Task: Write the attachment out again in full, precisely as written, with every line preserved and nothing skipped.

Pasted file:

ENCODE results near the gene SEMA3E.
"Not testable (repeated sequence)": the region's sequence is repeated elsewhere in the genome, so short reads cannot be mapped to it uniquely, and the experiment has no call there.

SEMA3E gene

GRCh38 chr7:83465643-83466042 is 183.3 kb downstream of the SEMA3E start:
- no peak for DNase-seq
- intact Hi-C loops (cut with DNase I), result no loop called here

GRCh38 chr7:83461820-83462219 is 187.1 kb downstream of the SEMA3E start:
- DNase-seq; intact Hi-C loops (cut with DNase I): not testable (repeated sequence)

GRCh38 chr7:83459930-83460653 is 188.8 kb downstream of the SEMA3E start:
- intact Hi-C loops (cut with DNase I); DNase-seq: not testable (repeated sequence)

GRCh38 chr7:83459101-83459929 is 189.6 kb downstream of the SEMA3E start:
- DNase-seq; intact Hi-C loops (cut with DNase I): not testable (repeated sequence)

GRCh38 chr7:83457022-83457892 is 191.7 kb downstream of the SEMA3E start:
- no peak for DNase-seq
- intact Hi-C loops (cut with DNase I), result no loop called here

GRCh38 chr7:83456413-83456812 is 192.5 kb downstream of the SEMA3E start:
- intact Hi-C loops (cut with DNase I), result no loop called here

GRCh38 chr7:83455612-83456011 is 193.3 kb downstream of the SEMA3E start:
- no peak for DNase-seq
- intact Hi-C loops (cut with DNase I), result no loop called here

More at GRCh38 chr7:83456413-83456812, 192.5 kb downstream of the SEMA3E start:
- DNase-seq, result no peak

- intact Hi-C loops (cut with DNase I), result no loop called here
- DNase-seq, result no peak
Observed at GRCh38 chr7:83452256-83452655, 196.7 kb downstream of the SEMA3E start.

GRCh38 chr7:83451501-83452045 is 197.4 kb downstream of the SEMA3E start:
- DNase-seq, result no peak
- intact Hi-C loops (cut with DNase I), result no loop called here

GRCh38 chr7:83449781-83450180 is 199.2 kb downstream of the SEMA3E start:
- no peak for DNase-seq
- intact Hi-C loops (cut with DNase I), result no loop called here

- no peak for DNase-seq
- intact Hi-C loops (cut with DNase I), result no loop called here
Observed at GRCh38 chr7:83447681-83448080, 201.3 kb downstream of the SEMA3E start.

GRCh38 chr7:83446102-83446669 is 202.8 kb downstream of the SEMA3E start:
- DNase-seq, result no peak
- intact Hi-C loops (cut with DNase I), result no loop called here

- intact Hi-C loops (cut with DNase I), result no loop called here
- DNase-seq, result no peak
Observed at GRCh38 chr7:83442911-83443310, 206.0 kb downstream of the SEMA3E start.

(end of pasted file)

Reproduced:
ENCODE results near the gene SEMA3E.
"Not testable (repeated sequence)": the region's sequence is repeated elsewhere in the genome, so short reads cannot be mapped to it uniquely, and the experiment has no call there.

SEMA3E gene

GRCh38 chr7:83465643-83466042 is 183.3 kb downstream of the SEMA3E start:
- no peak for DNase-seq
- intact Hi-C loops (cut with DNase I), result no loop called here

GRCh38 chr7:83461820-83462219 is 187.1 kb downstream of the SEMA3E start:
- DNase-seq; intact Hi-C loops (cut with DNase I): not testable (repeated sequence)

GRCh38 chr7:83459930-83460653 is 188.8 kb downstream of the SEMA3E start:
- intact Hi-C loops (cut with DNase I); DNase-seq: not testable (repeated sequence)

GRCh38 chr7:83459101-83459929 is 189.6 kb downstream of the SEMA3E start:
- DNase-seq; intact Hi-C loops (cut with DNase I): not testable (repeated sequence)

GRCh38 chr7:83457022-83457892 is 191.7 kb downstream of the SEMA3E start:
- no peak for DNase-seq
- intact Hi-C loops (cut with DNase I), result no loop called here

GRCh38 chr7:83456413-83456812 is 192.5 kb downstream of the SEMA3E start:
- intact Hi-C loops (cut with DNase I), result no loop called here

GRCh38 chr7:83455612-83456011 is 193.3 kb downstream of the SEMA3E start:
- no peak for DNase-seq
- intact Hi-C loops (cut with DNase I), result no loop called here

More at GRCh38 chr7:83456413-83456812, 192.5 kb downstream of the SEMA3E start:
- DNase-seq, result no peak

- intact Hi-C loops (cut with DNase I), result no loop called here
- DNase-seq, result no peak
Observed at GRCh38 chr7:83452256-83452655, 196.7 kb downstream of the SEMA3E start.

GRCh38 chr7:83451501-83452045 is 197.4 kb downstream of the SEMA3E start:
- DNase-seq, result no peak
- intact Hi-C loops (cut with DNase I), result no loop called here

GRCh38 chr7:83449781-83450180 is 199.2 kb downstream of the SEMA3E start:
- no peak for DNase-seq
- intact Hi-C loops (cut with DNase I), result no loop called here

- no peak for DNase-seq
- intact Hi-C loops (cut with DNase I), result no loop called here
Observed at GRCh38 chr7:83447681-83448080, 201.3 kb downstream of the SEMA3E start.

GRCh38 chr7:83446102-83446669 is 202.8 kb downstream of the SEMA3E start:
- DNase-seq, result no peak
- intact Hi-C loops (cut with DNase I), result no loop called here

- intact Hi-C loops (cut with DNase I), result no loop called here
- DNase-seq, result no peak
Observed at GRCh38 chr7:83442911-83443310, 206.0 kb downstream of the SEMA3E start.